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CA Female Judge Rejects Law Mandating Businesses put Women on Boards



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Liberal California lawmakers passed a law requiring companies in the state to put female directors on their boards, but it was struck down in “the second legal setback in as many months for efforts to mandate board diversity” reports The Wall Street Journal.

The law required all public companies headquartered in California to have “at least two or three women on their boards by 2021, depending on the size of the board.” Penalties would be enacted for those who did not abide.

Conservative group Judicial Watch challenged the mandate on behalf of three California residents. Judge Duffy-Lewis wrote in her 23-page verdict that “the plaintiff’s evidence is compelling” but rejected the state’s argument that the lawsuit was premature because penalties or threatened prosecution had not yet occurred.

“The court eviscerated California’s unconstitutional gender quota mandate,” Judicial Watch President Tom Fitton said.

WSJ wrote about similar cases:

Last month, another judge in the same state court struck down a law that required public companies in California to have at least one racially, ethnically or otherwise diverse director by 2021. Judge Terry Green said that law improperly mandated heterogeneous boards and must protect the right of individuals to equal treatment. That lawsuit was also backed by Judicial Watch.

Other litigation challenges a Nasdaq listing requirement approved by the Securities and Exchange Commission in August 2021. That provision requires companies to disclose board diversity details starting in August and, starting in 2023, to include on their boards at least one director who identifies as female, as a member of an underrepresented ethnic or racial minority, or as lesbian, gay, transgender or queer. By 2025, boards must include two such directors. Companies can sidestep the board membership requirement if they disclose why they have done so.


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  1. Curmudgeon

    May 18, 2022 at 11:54 am

    As a former board member of 4 organizations, a board is charged with governance of an organization. The decision of the board is the decision of all board members. In some fiduciary matters, board members can be personally sued for decisions. Unless a board member specifically requests his vote to be recorded as being not in favour of the decision, that board member can be sued as well. Where this is going, is that as a board member, it made no difference to me what another board member’s race, creed, colour, or religion was. My only interest was could the individual understand what the “business” of the organization was, and how he or she processed information coming to the board. Over 15 years of being a member of 2 boards, they changed from large majority male boards to small minority female boards, and the number of “minorities” remained roughly the same. Those boards functioned well, irrespective of the composition, because it people understood the “business” and their roles in it. Forcing board composition is contrary to the best interests of that organization, whether private sector, public sector, business sector, or charitable organization.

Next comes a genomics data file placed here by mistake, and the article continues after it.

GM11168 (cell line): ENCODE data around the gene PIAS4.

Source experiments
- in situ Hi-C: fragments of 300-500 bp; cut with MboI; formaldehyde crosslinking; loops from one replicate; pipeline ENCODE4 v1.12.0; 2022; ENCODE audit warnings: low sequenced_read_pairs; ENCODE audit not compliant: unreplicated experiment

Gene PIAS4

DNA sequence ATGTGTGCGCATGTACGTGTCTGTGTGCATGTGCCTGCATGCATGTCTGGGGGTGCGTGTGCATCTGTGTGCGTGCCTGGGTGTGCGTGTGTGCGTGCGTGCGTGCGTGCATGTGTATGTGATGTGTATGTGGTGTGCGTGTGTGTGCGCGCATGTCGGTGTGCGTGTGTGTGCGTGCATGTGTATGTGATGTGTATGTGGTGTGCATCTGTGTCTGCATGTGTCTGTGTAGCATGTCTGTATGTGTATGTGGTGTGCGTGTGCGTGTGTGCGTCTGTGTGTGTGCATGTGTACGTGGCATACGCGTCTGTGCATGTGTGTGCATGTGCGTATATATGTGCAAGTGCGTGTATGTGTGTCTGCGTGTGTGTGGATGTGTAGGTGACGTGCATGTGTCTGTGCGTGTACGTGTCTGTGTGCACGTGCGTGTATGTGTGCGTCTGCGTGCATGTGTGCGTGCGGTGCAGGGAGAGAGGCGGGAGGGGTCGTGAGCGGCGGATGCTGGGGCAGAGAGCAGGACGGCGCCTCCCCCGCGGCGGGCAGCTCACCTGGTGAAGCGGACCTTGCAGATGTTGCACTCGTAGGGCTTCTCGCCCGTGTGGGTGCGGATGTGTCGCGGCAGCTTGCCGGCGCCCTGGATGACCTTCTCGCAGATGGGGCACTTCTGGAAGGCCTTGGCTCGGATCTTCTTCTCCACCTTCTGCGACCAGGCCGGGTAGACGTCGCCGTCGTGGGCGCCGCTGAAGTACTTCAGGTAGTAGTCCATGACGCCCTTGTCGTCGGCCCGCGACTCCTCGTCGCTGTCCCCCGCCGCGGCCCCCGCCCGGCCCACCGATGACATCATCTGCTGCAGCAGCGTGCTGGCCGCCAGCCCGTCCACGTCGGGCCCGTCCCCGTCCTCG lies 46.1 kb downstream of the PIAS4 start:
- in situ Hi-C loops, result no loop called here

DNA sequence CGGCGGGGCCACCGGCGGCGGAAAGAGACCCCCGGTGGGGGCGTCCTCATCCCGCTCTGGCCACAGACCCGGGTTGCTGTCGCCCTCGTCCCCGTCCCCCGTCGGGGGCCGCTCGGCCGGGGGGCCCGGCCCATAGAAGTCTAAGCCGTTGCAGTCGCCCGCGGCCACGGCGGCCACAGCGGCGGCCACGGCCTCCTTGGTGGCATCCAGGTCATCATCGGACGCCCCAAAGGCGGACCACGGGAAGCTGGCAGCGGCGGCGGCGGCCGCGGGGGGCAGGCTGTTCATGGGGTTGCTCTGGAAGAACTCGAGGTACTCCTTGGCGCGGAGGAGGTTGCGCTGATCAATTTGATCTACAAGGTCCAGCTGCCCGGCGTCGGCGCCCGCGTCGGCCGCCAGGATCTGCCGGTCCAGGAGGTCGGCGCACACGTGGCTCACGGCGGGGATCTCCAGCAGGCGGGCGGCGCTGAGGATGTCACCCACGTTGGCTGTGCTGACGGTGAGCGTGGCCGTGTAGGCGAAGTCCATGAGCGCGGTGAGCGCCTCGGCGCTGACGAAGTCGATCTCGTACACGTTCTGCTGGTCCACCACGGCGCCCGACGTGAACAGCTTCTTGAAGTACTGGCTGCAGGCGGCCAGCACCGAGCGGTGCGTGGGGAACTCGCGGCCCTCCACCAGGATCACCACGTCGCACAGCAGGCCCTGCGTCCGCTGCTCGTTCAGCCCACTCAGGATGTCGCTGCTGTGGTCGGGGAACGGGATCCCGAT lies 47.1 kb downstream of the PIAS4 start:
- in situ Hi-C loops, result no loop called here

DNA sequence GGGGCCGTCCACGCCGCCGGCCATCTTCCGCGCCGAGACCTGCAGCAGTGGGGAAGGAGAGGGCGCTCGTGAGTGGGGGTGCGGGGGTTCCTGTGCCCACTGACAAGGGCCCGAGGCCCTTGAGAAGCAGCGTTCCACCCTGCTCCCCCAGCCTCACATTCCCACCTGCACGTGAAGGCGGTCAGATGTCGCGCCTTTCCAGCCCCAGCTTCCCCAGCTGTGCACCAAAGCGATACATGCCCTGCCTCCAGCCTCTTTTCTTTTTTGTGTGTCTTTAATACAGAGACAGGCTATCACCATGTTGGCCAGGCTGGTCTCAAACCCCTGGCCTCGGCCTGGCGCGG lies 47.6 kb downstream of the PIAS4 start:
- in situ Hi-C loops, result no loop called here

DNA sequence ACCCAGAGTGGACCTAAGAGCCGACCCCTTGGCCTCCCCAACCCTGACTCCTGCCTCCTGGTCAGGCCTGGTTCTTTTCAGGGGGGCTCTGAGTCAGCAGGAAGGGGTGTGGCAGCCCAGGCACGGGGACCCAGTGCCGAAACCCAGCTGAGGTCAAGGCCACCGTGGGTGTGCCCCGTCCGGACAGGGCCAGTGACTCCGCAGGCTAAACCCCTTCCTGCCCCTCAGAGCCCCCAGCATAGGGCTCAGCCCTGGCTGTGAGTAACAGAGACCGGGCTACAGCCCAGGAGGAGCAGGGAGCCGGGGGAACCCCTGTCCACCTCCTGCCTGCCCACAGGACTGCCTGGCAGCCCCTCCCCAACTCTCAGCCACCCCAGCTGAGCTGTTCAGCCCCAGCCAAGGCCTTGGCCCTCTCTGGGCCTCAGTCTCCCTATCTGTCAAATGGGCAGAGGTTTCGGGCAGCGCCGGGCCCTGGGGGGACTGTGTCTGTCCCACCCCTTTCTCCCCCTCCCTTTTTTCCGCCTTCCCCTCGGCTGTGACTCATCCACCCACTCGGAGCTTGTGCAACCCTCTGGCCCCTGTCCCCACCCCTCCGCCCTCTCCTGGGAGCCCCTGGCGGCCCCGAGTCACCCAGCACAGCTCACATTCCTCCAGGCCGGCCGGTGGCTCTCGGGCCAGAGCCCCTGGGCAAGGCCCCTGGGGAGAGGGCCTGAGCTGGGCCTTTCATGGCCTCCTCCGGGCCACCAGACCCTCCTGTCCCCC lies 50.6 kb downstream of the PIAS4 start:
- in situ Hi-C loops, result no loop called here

2. Stephane

    May 20, 2022 at 4:40 am

    If a company is formed by a group of lesbians who hate non lesbians, they then have to accept a heterosexual man in their board?
    If a company directing its business to homosexual mysogynistic men does not take in a heterosexual woman on its board, they are not lawful?

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Arizona Attorney General Mark Brnovich Fights Back DOJ Challenging Legal Citizenship Voter Law



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Arizona Attorney General Mark Brnovich wrote a letter to the U.S. Department of Justice Civil Rights Division with one clear message: ‘We’ll see you in court.’

Biden’s DOJ is challenging an Arizona law aimed to protect its citizens by ensuring only citizens can vote in elections.

Brnovich makes mention of a letter he received from Kristen Clarke, Assistant Attorney General, dated June 27, 2022 “expressing your intent to challenge HB 2492, Arizona’s law that assures only citizens are able to vote in our elections.”

“Please be assured that I will defend this law to the U.S. Supreme our if necessary and defeat the federal government’s efforts to interfere with our state’s election safeguards, as I did last year in Brnovich v. DNC” the letter continued.

“It is curious, however, that the Department of Justice would use its resources to challenge a common sense law inn Arizona designed to guard against non-citizen voting, while the Biden Administration nis simultaneously opening our borders to encourage a flood of illegal immigration.”

“Is the federal government attempting to undermine our sovereignty and destabilize our election infrastructure?” Brnovich asks. “I hope that is not your intention.” The Arizona Attorney General concludes his letter by writing “I strongly urge you to reconsider your pursuit of this misguided suit and to instead recognize Arizona’s constitutional authority to conduct lawful and secure elections.”



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